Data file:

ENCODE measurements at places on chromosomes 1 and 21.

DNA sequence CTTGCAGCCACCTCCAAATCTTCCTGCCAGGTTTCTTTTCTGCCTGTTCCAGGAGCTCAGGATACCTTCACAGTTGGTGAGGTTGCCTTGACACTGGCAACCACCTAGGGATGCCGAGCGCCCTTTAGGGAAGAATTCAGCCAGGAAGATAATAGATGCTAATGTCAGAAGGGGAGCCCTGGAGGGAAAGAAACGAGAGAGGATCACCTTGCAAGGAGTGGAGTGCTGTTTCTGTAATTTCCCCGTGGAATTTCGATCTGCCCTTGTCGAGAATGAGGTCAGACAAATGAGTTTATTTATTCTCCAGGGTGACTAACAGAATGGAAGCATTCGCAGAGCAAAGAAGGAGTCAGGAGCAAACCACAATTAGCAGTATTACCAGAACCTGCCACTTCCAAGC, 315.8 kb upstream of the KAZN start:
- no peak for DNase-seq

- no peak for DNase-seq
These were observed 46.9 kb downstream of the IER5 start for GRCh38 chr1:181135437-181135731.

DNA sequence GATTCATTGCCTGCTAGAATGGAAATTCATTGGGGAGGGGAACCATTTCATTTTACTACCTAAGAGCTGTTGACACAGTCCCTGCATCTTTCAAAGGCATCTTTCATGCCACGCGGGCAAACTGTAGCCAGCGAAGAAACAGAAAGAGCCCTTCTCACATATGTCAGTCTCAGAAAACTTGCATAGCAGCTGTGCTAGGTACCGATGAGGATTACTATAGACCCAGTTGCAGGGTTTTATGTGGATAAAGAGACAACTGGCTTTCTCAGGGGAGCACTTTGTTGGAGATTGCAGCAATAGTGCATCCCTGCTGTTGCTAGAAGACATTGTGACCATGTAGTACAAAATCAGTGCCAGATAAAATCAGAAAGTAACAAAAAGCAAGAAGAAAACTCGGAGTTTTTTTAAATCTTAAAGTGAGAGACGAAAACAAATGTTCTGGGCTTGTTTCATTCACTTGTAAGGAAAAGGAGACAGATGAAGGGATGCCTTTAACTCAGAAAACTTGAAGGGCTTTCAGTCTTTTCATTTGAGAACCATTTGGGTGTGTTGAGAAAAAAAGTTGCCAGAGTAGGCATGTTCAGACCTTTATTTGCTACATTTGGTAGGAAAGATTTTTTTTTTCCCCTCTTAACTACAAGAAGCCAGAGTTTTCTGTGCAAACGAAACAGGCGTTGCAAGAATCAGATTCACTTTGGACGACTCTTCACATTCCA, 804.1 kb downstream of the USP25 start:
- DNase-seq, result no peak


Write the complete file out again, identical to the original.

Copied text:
ENCODE measurements at places on chromosomes 1 and 21.

DNA sequence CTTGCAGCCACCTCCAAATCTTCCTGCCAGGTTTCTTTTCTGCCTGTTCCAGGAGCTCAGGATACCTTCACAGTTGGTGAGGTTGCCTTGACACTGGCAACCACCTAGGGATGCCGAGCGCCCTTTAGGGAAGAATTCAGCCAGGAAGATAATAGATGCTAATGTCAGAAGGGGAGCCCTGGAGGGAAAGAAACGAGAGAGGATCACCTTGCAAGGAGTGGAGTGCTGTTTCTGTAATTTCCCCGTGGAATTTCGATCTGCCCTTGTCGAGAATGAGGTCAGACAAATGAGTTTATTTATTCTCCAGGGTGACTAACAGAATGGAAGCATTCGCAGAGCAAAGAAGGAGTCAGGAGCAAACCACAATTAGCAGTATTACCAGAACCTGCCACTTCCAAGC, 315.8 kb upstream of the KAZN start:
- no peak for DNase-seq

- no peak for DNase-seq
These were observed 46.9 kb downstream of the IER5 start for GRCh38 chr1:181135437-181135731.

DNA sequence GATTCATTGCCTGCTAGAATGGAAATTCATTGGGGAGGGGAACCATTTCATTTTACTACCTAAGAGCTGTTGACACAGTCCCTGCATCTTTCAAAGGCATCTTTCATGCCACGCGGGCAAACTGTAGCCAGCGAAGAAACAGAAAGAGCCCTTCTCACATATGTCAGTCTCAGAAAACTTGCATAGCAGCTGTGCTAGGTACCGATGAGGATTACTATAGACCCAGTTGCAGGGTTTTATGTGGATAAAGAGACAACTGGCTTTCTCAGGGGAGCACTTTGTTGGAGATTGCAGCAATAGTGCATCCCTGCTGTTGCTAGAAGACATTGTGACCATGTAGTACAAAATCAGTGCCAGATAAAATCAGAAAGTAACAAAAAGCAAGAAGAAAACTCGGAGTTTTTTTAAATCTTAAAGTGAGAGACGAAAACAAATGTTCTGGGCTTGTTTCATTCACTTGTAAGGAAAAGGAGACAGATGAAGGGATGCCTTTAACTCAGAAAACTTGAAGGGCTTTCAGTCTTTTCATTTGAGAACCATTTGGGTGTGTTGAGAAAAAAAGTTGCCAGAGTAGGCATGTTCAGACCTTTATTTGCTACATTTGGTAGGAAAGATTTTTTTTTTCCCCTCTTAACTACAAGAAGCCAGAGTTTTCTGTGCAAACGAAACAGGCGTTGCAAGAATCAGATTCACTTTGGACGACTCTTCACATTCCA, 804.1 kb downstream of the USP25 start:
- DNase-seq, result no peak